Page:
The Washington Post: "President Obama stepped into a growing political furor over the nation's troubled foreclosure system Thursday by vetoing a little-known bill that critics say would have made it easier to evict homeowners who missed their payments. The decision to block the measure, which Congress passed without debate, came as members of the president's own party have urged the administration and federal regulators to more actively address the crisis over flawed foreclosures."
The Post also covers Obama stumping in Maryland yesterday for Gov. Martin O’Malley.
"A federal judge in Michigan on Thursday dismissed one of more than 15 legal challenges to the new health care law, becoming the first to rule that the law is constitutional," the New York Times writes. "Two other cases with higher profiles, one in Florida and one in Virginia, are headed toward hearings on the issues that were decided in Michigan. The central question, which may ultimately fall to the Supreme Court, is whether the Commerce Clause of the Constitution gives Congress the authority to require citizens to obtain a commercial product, namely health insurance."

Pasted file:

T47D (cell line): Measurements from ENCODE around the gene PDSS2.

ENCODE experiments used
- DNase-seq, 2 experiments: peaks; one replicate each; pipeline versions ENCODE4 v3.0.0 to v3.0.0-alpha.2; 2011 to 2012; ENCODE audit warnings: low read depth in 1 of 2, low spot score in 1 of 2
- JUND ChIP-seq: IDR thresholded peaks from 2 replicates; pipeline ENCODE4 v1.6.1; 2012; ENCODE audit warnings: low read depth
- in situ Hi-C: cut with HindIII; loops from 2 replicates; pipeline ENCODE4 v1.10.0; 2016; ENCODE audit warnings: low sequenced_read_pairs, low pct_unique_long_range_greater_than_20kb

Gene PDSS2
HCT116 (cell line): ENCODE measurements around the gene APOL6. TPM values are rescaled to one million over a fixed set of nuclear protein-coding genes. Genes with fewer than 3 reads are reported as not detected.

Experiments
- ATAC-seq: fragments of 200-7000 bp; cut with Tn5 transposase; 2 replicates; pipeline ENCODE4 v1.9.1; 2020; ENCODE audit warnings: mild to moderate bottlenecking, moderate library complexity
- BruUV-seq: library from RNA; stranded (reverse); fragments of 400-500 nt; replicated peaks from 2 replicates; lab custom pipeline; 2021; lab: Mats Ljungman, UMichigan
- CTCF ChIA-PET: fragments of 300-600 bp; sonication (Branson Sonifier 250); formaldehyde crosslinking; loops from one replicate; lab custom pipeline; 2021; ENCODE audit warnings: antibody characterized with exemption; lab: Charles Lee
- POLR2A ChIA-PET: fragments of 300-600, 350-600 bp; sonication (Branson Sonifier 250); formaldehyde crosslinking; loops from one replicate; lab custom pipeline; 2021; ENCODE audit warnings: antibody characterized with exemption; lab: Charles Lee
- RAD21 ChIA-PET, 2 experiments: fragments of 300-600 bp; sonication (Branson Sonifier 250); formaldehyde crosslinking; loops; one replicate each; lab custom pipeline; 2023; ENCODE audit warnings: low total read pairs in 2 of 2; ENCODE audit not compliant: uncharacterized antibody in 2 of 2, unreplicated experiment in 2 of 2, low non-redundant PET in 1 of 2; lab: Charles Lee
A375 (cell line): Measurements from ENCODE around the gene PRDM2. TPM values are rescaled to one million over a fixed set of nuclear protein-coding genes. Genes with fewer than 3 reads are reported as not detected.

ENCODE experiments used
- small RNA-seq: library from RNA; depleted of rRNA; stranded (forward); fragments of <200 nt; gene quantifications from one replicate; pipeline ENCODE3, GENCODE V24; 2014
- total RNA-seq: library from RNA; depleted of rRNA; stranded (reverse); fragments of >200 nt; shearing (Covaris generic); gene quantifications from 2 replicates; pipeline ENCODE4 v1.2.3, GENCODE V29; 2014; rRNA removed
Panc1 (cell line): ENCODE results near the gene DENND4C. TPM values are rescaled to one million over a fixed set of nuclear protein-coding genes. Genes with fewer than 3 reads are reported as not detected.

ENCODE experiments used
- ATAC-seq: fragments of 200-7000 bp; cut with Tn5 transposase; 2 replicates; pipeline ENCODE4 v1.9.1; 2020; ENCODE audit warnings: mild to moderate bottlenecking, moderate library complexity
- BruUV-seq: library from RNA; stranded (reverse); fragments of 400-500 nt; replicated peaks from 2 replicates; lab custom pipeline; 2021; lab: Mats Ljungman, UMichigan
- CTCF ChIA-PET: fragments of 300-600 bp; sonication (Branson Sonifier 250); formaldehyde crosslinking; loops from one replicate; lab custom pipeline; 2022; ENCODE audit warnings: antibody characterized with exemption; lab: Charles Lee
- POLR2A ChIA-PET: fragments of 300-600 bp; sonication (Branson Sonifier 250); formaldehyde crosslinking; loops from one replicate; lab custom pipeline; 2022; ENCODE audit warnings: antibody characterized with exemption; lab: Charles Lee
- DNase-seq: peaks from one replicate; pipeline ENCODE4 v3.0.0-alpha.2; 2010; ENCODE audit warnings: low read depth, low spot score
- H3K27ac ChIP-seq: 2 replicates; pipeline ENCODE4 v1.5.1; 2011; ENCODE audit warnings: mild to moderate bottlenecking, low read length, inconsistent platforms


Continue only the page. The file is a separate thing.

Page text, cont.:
More: "Judge George C. Steeh of Federal District Court in Detroit ruled that choosing not to obtain insurance qualified as an example of “activities that substantially affect interstate commerce.” That is the standard set by the Supreme Court for Congress’s compliance with the Commerce Clause. Judge Steeh, who was appointed by President Bill Clinton, agreed with the federal government that not obtaining health coverage is effectively an active decision to pay for medical care out of pocket. “These decisions, viewed in the aggregate,” Judge Steeh wrote, “have clear and direct impacts on health care providers, taxpayers and the insured population who ultimately pay for the care provided to those who go without insurance.”